Volvo Bringing Autonomous Bus to Singapore for Testing

We continue to make more and more strides with autonomous vehicles, despite not having them available to us. Automotive and technology companies are finding other uses for autonomous vehicles before they reach the point of being available for individual sales.

One thing they are being used for is deliveries, a big business with online shopping. Autonomous vehicles are also being considered for public transportation. While the technology has been considered before with regards to ride-sharing, now Volvo is going to test a full-size driverless bus in Singapore.

Volvo’s Autonomous Bus

Nanyang Technological University (NTU) and Volvo Buses are working together on a 12-meter (approximately 39 feet) autonomous electric bus. They believe the bus will be the world’s first of its kind. They’re working along with Land Transport Authority to conduct trials for fixed routes and scheduled services.

The Volvo 7900 Electric bus can carry approximately eighty passengers in its thirty-six eats. A zero-emissions vehicle, it requires eighty percent less energy than a diesel bus of the same size.

An artificial intelligence system manages numerous sensors and navigation controls, including light detection and ranging sensors, stereo-vision cameras to capture 3D images, and an advanced global navigation satellite system. The location accuracy is said to be close to one centimeter.

To allow for maximum safety and reliability, the AI system is “protected with industry-leading cybersecurity measures to prevent unwanted cyber intrusions,” explained a news release.

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While the driverless bus has already gone through testing at the Centre of Excellence for Testing and Research of Autonomous vehicles at NTU, it will move on to begin testing around the school’s campus before it is entrusted to outside roads.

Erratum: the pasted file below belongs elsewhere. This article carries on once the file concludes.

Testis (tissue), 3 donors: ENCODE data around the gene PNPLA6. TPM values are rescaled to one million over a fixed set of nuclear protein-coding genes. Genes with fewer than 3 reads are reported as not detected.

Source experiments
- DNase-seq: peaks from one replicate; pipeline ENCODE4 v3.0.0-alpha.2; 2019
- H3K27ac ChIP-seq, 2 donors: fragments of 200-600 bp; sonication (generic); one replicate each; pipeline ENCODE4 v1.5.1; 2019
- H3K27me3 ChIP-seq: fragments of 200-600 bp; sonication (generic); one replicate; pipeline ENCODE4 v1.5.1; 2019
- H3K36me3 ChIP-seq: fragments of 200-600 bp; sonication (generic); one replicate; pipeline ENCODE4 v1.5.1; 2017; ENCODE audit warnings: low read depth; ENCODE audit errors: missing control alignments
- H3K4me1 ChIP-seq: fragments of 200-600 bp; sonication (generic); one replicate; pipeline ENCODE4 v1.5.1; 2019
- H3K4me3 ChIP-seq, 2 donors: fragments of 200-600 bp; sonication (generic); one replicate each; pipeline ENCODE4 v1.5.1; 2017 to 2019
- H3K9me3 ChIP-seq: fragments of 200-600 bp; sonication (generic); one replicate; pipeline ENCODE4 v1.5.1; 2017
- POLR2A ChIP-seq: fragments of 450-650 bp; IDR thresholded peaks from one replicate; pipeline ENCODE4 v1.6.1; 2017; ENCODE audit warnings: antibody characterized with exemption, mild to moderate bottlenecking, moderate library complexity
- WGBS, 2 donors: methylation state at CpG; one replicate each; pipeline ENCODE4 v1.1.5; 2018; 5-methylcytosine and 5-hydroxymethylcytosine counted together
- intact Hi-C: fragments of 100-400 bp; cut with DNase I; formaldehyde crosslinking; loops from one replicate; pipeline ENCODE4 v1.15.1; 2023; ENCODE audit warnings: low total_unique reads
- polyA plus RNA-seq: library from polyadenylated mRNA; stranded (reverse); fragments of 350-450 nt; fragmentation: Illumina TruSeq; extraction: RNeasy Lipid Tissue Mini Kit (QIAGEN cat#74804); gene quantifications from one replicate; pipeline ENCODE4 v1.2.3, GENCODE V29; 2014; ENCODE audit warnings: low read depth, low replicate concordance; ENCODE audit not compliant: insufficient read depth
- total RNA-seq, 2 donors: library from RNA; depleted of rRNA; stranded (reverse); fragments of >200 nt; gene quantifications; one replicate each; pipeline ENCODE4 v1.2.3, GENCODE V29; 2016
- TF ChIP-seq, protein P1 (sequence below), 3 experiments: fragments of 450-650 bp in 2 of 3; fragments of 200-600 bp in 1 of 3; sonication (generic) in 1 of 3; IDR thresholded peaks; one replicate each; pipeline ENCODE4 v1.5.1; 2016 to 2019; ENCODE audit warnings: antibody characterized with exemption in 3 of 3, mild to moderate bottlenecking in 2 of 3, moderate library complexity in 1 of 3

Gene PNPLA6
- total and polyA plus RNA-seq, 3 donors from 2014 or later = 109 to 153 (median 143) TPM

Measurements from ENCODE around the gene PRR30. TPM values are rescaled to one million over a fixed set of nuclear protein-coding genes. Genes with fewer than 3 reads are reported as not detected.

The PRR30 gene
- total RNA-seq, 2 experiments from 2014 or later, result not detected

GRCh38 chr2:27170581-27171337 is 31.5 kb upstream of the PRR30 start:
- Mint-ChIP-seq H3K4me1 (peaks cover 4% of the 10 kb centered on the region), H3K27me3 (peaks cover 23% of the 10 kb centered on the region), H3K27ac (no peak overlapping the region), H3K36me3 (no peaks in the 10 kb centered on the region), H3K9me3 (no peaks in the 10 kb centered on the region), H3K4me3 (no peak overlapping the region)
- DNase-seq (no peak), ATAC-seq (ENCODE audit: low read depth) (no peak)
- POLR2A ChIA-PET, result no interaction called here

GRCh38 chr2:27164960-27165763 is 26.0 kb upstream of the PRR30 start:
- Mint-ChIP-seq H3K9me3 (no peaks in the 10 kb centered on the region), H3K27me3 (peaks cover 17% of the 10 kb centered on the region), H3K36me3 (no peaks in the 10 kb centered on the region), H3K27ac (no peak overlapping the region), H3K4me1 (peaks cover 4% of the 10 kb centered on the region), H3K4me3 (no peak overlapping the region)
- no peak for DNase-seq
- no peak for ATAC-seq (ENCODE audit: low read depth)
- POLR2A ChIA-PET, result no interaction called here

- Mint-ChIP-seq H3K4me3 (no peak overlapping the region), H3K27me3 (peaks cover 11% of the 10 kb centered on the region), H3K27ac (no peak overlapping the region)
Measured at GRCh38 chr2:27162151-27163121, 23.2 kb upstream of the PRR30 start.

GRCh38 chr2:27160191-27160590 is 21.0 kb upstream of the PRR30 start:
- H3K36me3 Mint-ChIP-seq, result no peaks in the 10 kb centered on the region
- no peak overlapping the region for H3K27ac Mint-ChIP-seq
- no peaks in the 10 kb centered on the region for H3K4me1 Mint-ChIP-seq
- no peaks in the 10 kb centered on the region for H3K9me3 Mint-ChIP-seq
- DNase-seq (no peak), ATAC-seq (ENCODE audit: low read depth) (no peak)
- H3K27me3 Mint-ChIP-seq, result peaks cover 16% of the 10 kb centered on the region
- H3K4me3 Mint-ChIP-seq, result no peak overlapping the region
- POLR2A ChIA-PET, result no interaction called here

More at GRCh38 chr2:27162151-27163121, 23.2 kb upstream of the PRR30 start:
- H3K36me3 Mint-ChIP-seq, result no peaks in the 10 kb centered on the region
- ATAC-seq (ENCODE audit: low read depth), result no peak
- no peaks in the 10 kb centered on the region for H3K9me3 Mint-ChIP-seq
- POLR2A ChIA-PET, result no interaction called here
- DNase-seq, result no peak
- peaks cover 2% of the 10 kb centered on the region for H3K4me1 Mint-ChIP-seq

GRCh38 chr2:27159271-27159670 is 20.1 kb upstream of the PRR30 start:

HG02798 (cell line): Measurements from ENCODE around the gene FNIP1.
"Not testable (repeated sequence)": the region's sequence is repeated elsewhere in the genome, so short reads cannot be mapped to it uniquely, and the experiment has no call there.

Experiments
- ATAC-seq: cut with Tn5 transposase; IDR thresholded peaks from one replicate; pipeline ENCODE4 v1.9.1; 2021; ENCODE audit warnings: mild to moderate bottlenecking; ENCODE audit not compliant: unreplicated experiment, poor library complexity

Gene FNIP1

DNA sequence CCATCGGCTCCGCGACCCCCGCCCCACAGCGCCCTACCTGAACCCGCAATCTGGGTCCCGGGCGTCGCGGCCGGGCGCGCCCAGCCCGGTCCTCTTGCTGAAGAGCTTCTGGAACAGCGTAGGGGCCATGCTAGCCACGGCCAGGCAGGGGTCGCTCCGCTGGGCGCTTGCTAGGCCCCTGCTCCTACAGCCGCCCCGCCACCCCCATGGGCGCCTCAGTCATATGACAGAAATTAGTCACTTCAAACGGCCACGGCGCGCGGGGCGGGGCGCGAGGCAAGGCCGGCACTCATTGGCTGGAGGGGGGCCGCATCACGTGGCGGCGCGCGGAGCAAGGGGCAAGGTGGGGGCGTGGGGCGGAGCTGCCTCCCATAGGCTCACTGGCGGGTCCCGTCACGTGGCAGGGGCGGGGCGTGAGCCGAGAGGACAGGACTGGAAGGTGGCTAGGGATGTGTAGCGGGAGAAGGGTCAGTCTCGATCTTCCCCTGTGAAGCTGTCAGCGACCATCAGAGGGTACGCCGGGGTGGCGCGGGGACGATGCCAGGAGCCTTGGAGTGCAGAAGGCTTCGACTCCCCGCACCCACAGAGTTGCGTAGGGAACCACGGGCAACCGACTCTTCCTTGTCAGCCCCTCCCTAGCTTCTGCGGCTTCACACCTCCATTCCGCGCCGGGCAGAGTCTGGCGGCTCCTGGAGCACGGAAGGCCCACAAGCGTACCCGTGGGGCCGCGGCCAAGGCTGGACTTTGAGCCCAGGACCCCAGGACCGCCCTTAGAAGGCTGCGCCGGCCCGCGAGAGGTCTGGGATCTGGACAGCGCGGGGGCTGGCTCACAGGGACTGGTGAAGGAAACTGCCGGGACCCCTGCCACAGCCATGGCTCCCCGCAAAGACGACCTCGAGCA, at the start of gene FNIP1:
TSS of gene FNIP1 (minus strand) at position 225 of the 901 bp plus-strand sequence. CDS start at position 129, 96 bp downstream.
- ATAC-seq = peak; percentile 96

In April a second bus will go through testing at a bus depot to further test its navigation skills. The roadworthiness of these buses will be helped by a transport operator who will play a “key role.”

Håkan Agvenall, the president of Volvo Buses, said the electric driverless bus “represents a key milestone for the industry and is an important step towards our vision for a cleaner, safer, and smarter city.”

The driverless bus project “not only involves cutting-edge science, technology, and AI, but also an excellent example of close partnership among academia, industry, and government agencies in translating basic research into products and services for the benefit of Singapore and beyond,” said Professor Subra Suresh, NTU president.”

The Future of Driverless Vehicles

We keep moving closer and closer to this technology while still steering clear of putting personal-use autonomous cars out on the roads. Clearly, society isn’t ready for that, yet it’s impossible to stop the technology that is continuing to find more uses.

Would you take a ride in a driverless bus? Would you rather do that than be on the road with personal-use autonomous cars? Let us know below in the comments.

Image Credit: Gwyneth Teo and Roslan Rahman via Channel News Asia